Digital Operational Resilience Act defines criticality thresholds for services provided to financial institutions. If an organization is a direct service provider to a financial institution and its services meet these thresholds, then the company is subject to DORA. This means that the organization will be directly supervised by the relevant financial regulator.
For organizations whose services do not meet the DORA thresholds, the regulation still applies, but direct supervision is not required. Instead, the organization’s customers will be required to demand certain contractual terms to achieve compliance with DORA’s requirements.
For example, the Digital Operational Resilience Act (DORA) requires financial institutions to report data breaches to regulators within a certain window of discovery. Financial institutions will be required to impose the same breach reporting requirements on their suppliers and service providers as well as part of their contractual obligations. If an organization is not willing to accept these terms, then DORA prohibits the financial institution from doing business with them.
Digital Operational Resilience Act dictates the terms that financial institutions will require of their suppliers and the security controls that these suppliers must have in place. Since DORA is geared toward improving the resiliency of the entire financial industry, these obligations and requirements are likely to be passed on through the entire supply chain.
The Primary Requirements of Digital Operational Resilience Act (DORA)
The primary goal of DORA is to ensure the operational resilience of the financial sector. As part of this, organizations covered by the Digital Operational Resilience Act need to implement risk management processes that help identify potential vulnerabilities to plausible cyber threats and put policies and security controls in place to protect against these risks.
DORA creates a framework of rules that financial institutions and their suppliers need to follow for operational resilience. Some of the key goals and requirements include:
- Risk Management and Governance: DORA lays out frameworks and guidelines for risk management in the financial sector. These guidelines are intended to help organizations to build more mature risk management programs and improve operational resiliency.
- Resiliency Testing: DORA suggests that covered organizations implement resiliency testing programs based on their risk assessments. This helps to identify and correct any issues before they pose a threat to operations.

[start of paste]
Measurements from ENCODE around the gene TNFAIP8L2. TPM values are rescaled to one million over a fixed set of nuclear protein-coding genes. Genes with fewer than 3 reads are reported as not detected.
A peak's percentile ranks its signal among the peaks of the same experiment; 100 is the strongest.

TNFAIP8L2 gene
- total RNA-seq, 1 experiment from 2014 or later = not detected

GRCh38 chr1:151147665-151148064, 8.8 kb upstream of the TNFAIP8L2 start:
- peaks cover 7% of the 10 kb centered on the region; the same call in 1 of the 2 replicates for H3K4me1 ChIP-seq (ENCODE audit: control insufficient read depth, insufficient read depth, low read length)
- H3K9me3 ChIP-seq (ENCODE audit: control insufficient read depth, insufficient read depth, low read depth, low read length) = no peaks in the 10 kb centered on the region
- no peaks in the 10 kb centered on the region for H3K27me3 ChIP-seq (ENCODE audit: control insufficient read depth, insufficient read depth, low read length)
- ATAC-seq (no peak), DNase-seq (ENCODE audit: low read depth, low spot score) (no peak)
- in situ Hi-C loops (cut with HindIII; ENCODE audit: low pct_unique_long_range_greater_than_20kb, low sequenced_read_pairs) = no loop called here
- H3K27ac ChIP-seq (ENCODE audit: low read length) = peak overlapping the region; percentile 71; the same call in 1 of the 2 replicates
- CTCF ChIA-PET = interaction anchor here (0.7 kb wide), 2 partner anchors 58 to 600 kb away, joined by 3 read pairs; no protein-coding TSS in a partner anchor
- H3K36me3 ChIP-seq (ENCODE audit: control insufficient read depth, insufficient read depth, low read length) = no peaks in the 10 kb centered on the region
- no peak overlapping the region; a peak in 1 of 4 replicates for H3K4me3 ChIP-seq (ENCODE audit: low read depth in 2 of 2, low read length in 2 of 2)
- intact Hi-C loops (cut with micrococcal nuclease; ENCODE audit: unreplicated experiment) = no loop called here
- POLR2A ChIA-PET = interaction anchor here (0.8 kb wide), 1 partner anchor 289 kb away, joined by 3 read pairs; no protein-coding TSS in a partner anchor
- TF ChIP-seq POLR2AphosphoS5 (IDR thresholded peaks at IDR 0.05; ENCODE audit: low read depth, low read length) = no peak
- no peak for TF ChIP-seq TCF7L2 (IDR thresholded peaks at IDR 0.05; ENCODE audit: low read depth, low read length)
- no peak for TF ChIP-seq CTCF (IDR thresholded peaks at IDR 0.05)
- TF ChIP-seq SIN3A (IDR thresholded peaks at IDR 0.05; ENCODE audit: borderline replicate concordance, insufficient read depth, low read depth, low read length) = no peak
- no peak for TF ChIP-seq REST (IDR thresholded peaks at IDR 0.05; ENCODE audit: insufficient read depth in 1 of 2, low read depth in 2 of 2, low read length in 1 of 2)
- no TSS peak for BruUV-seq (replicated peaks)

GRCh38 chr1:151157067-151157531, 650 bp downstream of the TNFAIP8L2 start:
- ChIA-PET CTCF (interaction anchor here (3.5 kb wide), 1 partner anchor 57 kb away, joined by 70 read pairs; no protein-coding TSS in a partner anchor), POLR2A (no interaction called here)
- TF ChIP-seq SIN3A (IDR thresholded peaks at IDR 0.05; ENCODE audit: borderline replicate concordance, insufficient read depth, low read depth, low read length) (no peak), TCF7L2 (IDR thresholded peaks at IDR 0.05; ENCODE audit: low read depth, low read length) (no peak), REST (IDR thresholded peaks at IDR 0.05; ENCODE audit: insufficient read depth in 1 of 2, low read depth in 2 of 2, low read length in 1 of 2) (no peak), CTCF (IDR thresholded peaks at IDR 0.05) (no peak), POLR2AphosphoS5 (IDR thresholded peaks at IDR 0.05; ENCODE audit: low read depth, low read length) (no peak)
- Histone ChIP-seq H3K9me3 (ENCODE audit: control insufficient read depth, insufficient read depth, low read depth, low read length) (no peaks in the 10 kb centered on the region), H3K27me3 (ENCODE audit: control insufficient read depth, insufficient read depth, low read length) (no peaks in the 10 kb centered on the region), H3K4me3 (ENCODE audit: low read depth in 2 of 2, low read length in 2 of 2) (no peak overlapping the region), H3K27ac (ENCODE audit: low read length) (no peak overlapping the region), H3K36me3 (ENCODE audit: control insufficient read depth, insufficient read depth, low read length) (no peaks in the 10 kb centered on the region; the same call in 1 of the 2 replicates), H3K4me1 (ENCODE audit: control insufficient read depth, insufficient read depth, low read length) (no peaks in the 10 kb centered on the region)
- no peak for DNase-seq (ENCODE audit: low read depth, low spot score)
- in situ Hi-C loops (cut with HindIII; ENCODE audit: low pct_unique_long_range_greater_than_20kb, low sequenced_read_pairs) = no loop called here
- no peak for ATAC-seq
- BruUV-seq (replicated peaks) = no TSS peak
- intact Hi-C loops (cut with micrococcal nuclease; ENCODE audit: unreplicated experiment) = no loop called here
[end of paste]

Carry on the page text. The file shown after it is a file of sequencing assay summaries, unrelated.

- Intelligence Sharing: Many cyber threats actors working in the financial industry will target multiple organizations at once. By encouraging the sharing of threat intelligence, DORA helps the entire industry become more aware of and prepared to face ongoing cyber threats.
- Supply Chain Management: DORA imposes requirements on financial institutions’ contractual relationships with their suppliers. Additionally, financial institutions are required to have strategies for managing the risks that these suppliers create, including the potential for exiting relationships and moving to substitutes.
- Incident Reporting: DORA expands the scope of incident reporting and attempts to streamline the reporting process. By requiring faster reporting, DORA also encourages rapid incident investigation and response, which helps to mitigate the impact of a breach. Also, breach reports can be used to help detect unknown intrusions in other networks.
- Audit Access: The DORA regulation enables regulators (and financial institutions in the case of suppliers) to perform audits throughout the supply chain in the financial industry. This helps to drive compliance but means that organizations must have the ability to generate reports on demand.
- Retrospective Analysis: Most organizations try to learn from their own internal incidents, but DORA encourages studying and revising policies based on external incidents as well. This is intended to prevent multiple organizations from falling victim to the same types of attacks.
The exact requirements of Digital Operational Resilience Act are unknown as it is still in draft status. However, starting the process to meet these requirements today will simplify compliance once the law is approved.
How Network Gate Solutions Help with DORA Compliance
To prepare for the Digital Operational Resilience Act, one of the most important steps that an organization can take is to simplify and streamline its security architecture. DORA requires rapid reporting of cybersecurity incidents, visibility into an organization’s third-party dependencies, and the ability to respond to audit requests from regulators or customers.
Network Gate provides consolidated protection across all of an organization’s IT infrastructure, including support for endpoints, mobile, cloud, and email. By simplifying and streamlining an organization’s security infrastructure, Network Gate makes it easier to protect against cyber threats and meet the reporting requirements of DORA. To learn more about how Network Gate solutions can help with compliance and other regulations, contact us.